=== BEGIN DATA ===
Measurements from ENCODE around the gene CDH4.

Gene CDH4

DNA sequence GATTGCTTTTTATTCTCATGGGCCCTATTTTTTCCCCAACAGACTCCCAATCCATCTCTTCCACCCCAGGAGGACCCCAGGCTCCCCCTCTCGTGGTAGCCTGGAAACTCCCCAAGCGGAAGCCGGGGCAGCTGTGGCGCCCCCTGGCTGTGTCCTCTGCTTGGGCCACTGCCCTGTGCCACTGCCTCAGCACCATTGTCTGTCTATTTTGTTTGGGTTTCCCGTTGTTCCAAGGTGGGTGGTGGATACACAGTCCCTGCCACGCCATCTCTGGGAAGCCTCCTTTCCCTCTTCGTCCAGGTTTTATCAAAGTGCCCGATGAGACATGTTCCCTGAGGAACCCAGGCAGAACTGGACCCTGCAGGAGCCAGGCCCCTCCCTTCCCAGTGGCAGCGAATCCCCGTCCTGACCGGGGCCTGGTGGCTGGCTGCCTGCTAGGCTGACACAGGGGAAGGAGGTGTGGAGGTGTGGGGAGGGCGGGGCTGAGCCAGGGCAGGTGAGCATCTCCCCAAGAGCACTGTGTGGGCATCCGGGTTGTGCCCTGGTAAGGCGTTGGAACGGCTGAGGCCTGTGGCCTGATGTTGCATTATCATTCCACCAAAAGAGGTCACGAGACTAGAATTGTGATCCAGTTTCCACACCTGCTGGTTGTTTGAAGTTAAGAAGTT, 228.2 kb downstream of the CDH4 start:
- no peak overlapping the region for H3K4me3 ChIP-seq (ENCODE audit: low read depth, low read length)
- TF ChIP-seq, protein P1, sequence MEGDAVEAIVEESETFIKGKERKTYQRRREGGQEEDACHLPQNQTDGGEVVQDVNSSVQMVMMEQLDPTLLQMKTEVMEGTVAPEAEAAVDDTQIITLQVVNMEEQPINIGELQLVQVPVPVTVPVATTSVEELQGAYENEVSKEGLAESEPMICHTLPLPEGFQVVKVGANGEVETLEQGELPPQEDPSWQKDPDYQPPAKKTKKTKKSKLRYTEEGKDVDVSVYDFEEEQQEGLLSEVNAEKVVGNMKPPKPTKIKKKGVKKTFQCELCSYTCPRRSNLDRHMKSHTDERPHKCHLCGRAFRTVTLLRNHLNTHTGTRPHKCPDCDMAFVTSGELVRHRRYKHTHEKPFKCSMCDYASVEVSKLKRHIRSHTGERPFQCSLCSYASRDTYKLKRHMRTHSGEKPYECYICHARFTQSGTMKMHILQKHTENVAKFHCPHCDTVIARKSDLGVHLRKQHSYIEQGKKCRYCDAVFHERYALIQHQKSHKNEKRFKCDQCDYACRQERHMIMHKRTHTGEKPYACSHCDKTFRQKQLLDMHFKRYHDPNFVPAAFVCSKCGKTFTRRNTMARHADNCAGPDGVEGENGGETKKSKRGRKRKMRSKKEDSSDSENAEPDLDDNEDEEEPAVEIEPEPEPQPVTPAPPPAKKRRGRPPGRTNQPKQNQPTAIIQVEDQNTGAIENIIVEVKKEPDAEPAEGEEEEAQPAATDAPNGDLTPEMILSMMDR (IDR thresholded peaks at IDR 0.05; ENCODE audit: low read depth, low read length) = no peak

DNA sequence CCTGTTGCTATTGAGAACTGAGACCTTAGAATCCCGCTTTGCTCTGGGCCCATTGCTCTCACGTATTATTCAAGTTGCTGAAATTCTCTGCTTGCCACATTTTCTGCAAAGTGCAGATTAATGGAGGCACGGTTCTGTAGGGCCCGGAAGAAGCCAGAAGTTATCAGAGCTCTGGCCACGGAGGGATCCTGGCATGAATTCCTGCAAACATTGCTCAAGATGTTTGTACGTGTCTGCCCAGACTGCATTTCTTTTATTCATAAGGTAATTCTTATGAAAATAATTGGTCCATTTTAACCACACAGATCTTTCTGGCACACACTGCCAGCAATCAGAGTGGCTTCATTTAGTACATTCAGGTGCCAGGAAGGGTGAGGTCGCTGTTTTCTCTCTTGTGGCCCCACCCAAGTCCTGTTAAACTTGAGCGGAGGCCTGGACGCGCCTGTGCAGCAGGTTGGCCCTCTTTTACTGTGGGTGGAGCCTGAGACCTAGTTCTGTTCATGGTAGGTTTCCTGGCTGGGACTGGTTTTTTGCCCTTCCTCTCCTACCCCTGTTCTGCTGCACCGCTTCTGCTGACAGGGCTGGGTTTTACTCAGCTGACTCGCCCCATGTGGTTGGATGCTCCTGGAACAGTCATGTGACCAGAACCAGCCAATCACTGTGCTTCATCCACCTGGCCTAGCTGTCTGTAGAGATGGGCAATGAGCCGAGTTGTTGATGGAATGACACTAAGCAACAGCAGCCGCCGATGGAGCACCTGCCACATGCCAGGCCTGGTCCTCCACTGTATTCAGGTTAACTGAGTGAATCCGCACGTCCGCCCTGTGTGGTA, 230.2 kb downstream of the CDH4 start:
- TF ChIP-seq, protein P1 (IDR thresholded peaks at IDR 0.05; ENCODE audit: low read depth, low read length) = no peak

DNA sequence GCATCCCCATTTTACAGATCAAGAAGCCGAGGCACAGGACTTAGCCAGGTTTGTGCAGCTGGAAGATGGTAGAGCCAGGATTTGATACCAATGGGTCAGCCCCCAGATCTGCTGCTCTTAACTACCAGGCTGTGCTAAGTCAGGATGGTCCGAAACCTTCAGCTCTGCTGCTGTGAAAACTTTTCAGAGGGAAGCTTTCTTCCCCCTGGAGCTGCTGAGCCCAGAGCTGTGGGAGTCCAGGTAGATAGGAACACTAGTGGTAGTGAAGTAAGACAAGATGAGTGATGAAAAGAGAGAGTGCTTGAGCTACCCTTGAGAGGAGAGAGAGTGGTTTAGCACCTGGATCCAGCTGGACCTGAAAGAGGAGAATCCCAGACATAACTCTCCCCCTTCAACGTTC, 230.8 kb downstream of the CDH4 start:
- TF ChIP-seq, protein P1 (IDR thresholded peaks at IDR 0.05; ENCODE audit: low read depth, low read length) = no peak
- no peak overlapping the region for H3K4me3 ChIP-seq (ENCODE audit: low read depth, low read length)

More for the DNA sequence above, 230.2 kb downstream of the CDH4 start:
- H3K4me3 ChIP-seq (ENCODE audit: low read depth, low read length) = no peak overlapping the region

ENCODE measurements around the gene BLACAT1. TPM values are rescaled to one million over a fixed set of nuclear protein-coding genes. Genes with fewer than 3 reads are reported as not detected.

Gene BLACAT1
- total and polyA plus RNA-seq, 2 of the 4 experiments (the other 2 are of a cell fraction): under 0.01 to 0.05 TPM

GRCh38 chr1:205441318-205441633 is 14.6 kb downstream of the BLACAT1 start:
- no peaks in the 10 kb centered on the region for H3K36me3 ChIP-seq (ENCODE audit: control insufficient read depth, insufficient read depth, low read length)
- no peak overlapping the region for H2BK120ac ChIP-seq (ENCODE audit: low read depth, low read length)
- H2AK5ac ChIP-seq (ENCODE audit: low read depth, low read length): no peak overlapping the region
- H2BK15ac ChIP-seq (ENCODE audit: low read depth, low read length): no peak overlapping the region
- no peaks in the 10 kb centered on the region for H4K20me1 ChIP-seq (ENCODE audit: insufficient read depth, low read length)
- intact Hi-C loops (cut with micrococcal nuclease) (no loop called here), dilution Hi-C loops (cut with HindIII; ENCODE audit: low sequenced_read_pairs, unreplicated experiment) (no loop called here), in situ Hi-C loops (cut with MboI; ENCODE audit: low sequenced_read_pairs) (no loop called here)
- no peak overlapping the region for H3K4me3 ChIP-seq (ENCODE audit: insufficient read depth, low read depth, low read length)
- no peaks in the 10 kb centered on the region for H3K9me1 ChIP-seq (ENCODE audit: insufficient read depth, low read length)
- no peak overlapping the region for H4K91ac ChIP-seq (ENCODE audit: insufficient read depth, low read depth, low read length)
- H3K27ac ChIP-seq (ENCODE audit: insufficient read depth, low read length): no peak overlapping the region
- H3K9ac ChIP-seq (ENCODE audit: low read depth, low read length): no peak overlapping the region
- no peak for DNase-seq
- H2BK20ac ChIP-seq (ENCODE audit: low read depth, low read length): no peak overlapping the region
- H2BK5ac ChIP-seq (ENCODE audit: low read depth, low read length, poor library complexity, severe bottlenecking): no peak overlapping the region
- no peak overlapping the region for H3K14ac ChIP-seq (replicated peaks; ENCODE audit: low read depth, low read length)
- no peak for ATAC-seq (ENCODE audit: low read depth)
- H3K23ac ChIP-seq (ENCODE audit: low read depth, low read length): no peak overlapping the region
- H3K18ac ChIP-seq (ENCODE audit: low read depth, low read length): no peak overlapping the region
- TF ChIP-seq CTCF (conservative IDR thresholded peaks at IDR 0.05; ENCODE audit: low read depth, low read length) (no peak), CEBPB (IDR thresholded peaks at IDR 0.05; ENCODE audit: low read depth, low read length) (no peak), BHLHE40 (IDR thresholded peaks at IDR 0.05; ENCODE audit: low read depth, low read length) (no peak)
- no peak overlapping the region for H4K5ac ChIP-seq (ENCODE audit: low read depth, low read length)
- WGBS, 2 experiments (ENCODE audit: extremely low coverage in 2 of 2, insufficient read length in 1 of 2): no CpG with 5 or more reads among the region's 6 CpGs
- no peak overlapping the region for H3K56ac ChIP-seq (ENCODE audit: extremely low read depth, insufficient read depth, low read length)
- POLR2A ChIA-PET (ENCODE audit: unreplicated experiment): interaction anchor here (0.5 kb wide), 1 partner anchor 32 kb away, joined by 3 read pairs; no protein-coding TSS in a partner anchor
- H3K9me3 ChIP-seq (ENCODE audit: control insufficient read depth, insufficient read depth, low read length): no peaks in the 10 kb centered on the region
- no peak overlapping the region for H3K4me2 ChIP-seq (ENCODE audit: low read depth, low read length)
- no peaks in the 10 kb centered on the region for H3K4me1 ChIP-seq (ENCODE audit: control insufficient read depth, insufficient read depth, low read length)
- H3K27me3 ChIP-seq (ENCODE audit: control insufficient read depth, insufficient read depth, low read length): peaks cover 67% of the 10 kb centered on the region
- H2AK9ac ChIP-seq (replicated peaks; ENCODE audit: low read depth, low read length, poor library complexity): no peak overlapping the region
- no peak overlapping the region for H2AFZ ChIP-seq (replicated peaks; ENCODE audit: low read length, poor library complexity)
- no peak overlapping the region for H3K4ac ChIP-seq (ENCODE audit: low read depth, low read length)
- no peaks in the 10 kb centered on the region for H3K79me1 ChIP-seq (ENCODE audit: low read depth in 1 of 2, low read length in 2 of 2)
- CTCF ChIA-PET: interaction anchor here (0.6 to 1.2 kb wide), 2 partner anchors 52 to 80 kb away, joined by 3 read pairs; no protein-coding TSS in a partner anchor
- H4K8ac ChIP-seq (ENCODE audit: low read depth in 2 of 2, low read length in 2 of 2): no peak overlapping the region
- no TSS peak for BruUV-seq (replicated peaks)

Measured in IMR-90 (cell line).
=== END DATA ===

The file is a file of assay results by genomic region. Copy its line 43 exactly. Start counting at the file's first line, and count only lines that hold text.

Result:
- H3K27me3 ChIP-seq (ENCODE audit: control insufficient read depth, insufficient read depth, low read length): peaks cover 67% of the 10 kb centered on the region